"Telling the story of what the company does, figuring out how we best work with our clients, making sure it's a viable business; those are all challenges, and if you'd asked me five years ago if I would enjoy doing something like that, I would say you were crazy, but I do," Mason said.
In her own words...
How do you unplug?
"I read a lot. That's something I've done since I was a teenager. My parents still make fun of me for always having my nose in a book, but I think they're a bit hypocritical because my mom has the biggest paperback collection of anyone I know. So, that's something I do on the subway to relax in the evening. I also really love to travel. It's hard to say that right now when I've been traveling so much, but that feeling you get when you go to a place that you can't take for granted. I just spent Thanksgiving in Stockholm, Sweden. I went out there for a conference and stayed for the holiday. I tried foods I'd never tried before, got to learn a bit about the holidays there. There's something about travel that I find really opens your mind to more creative thinking. I also play video games, I play with technology--I've been building some hardware stuff for fun lately. If I ever lose that ability to play with tech, I will know that it's time to retire or take some time off."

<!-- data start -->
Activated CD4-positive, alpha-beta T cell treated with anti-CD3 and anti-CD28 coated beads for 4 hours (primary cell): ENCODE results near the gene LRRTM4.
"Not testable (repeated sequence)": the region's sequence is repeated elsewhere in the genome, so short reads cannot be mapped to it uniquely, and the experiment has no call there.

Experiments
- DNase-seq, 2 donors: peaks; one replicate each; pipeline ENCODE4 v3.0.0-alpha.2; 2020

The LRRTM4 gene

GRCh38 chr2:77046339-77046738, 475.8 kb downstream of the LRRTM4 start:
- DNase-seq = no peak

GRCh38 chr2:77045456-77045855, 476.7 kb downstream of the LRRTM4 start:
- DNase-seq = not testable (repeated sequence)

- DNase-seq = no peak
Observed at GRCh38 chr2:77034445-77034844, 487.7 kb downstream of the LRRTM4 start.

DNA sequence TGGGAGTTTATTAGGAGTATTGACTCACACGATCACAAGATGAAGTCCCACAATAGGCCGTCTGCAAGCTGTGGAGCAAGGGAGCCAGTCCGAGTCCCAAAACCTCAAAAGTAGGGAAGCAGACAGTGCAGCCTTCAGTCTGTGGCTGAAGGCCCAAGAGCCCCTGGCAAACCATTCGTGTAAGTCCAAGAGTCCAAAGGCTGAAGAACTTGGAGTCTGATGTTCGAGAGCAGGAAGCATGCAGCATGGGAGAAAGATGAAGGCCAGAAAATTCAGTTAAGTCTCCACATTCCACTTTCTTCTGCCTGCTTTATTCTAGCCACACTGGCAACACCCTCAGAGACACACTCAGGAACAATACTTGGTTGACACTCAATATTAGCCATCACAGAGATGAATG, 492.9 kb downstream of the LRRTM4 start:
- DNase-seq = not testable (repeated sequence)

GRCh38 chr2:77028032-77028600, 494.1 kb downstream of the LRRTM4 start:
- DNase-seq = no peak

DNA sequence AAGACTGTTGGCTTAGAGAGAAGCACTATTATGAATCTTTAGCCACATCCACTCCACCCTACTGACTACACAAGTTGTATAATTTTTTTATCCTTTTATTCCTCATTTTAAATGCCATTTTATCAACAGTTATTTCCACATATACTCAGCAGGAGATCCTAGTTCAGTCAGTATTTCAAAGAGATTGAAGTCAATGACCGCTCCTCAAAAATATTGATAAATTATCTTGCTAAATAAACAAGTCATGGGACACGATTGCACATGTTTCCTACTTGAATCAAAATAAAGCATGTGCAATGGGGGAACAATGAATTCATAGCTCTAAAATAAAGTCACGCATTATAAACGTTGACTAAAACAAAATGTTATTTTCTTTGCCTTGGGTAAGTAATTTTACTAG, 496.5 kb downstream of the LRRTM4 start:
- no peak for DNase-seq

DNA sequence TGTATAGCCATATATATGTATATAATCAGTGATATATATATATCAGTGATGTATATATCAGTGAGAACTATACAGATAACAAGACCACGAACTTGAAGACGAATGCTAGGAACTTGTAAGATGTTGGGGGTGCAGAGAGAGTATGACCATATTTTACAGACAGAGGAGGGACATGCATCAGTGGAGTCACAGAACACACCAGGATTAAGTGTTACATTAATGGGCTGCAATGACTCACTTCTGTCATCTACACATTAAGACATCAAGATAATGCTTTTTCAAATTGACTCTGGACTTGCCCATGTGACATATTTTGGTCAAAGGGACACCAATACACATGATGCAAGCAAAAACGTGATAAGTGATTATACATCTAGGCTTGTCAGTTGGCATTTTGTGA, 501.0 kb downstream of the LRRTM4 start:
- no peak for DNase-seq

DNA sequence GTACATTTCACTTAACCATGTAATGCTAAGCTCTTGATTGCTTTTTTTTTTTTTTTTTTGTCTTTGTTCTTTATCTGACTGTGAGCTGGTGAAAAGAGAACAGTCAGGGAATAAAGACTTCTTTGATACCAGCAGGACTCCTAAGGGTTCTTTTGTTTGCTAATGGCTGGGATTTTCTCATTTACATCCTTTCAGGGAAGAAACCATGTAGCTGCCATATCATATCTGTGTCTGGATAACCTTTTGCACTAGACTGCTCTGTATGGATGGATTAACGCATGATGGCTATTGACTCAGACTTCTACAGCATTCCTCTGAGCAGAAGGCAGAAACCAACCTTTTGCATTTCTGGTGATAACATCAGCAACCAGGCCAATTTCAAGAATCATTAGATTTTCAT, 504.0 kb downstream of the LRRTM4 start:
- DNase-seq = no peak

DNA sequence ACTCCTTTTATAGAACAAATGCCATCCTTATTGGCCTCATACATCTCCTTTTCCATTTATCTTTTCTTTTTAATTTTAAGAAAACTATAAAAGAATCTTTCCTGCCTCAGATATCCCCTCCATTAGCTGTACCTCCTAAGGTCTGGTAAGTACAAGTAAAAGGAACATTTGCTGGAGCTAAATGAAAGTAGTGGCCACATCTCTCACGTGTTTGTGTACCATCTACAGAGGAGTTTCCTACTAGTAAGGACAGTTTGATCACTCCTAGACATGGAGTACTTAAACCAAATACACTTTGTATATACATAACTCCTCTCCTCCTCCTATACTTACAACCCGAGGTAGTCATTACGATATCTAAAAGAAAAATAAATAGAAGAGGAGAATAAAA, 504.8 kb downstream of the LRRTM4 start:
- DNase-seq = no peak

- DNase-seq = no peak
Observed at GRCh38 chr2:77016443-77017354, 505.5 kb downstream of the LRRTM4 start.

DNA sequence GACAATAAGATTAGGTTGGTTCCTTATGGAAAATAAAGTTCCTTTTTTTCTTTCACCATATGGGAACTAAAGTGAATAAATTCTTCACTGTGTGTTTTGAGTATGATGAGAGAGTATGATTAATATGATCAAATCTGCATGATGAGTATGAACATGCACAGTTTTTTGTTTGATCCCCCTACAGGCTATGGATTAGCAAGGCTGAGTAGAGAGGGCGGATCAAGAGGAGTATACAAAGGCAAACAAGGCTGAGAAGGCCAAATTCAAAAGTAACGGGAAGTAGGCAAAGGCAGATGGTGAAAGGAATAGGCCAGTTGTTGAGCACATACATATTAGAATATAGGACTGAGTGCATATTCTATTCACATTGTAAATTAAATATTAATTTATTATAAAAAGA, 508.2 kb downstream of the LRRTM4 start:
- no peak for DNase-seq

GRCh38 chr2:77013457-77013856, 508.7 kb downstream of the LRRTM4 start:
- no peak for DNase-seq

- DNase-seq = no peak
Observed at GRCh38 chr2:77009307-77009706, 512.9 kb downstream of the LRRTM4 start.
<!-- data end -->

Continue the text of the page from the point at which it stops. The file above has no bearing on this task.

What do you like to read?
"I am reading right now a mix of science fiction, which I have loved science fiction my entire life, and history of science books, with an occasional business book thrown in."
If you could try another profession, what would it be?
"Can I still be an astronaut? That's something I would totally do. The whole idea of pushing the frontiers of science and human exploration, and pushing your own limits as a human being. That's really appealing."
- Hilary Mason: Use data science and machine intelligence to build a better future (TechRepublic)
- Curt Savoie: Principal data scientist for the City of Boston. Data philosopher. Wikipedia spelunker. (TechRepublic)
- Eliot Van Buskirk. Data and music storyteller. Child opera singer. Ramen noodle obsessive. (TechRepublic)